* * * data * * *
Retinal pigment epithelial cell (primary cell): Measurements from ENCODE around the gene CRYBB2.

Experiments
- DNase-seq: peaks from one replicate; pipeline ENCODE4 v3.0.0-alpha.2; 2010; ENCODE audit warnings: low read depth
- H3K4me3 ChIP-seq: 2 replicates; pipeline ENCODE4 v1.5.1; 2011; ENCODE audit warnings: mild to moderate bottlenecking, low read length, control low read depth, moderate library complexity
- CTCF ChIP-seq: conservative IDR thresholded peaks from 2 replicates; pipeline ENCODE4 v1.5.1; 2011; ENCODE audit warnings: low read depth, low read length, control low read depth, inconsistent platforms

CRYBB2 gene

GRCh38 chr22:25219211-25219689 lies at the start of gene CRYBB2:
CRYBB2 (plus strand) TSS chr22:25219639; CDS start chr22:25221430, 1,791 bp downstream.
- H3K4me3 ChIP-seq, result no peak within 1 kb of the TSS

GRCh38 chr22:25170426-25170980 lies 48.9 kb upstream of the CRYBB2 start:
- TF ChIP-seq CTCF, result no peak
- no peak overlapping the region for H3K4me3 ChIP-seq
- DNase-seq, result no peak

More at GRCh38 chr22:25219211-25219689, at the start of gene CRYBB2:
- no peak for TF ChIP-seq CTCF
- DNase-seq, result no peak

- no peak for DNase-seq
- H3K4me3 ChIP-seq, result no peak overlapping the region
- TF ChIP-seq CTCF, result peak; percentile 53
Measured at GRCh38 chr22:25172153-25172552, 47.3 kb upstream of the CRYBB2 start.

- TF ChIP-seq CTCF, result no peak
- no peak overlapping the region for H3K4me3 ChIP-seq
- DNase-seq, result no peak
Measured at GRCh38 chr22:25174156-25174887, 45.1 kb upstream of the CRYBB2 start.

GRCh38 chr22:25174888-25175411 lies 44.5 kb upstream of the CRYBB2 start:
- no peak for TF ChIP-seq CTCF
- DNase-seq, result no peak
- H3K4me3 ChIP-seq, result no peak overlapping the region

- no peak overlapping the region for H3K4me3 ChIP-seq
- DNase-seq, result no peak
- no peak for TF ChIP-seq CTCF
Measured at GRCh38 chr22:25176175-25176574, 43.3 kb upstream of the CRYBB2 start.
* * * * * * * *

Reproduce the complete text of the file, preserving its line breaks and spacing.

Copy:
Retinal pigment epithelial cell (primary cell): Measurements from ENCODE around the gene CRYBB2.

Experiments
- DNase-seq: peaks from one replicate; pipeline ENCODE4 v3.0.0-alpha.2; 2010; ENCODE audit warnings: low read depth
- H3K4me3 ChIP-seq: 2 replicates; pipeline ENCODE4 v1.5.1; 2011; ENCODE audit warnings: mild to moderate bottlenecking, low read length, control low read depth, moderate library complexity
- CTCF ChIP-seq: conservative IDR thresholded peaks from 2 replicates; pipeline ENCODE4 v1.5.1; 2011; ENCODE audit warnings: low read depth, low read length, control low read depth, inconsistent platforms

CRYBB2 gene

GRCh38 chr22:25219211-25219689 lies at the start of gene CRYBB2:
CRYBB2 (plus strand) TSS chr22:25219639; CDS start chr22:25221430, 1,791 bp downstream.
- H3K4me3 ChIP-seq, result no peak within 1 kb of the TSS

GRCh38 chr22:25170426-25170980 lies 48.9 kb upstream of the CRYBB2 start:
- TF ChIP-seq CTCF, result no peak
- no peak overlapping the region for H3K4me3 ChIP-seq
- DNase-seq, result no peak

More at GRCh38 chr22:25219211-25219689, at the start of gene CRYBB2:
- no peak for TF ChIP-seq CTCF
- DNase-seq, result no peak

- no peak for DNase-seq
- H3K4me3 ChIP-seq, result no peak overlapping the region
- TF ChIP-seq CTCF, result peak; percentile 53
Measured at GRCh38 chr22:25172153-25172552, 47.3 kb upstream of the CRYBB2 start.

- TF ChIP-seq CTCF, result no peak
- no peak overlapping the region for H3K4me3 ChIP-seq
- DNase-seq, result no peak
Measured at GRCh38 chr22:25174156-25174887, 45.1 kb upstream of the CRYBB2 start.

GRCh38 chr22:25174888-25175411 lies 44.5 kb upstream of the CRYBB2 start:
- no peak for TF ChIP-seq CTCF
- DNase-seq, result no peak
- H3K4me3 ChIP-seq, result no peak overlapping the region

- no peak overlapping the region for H3K4me3 ChIP-seq
- DNase-seq, result no peak
- no peak for TF ChIP-seq CTCF
Measured at GRCh38 chr22:25176175-25176574, 43.3 kb upstream of the CRYBB2 start.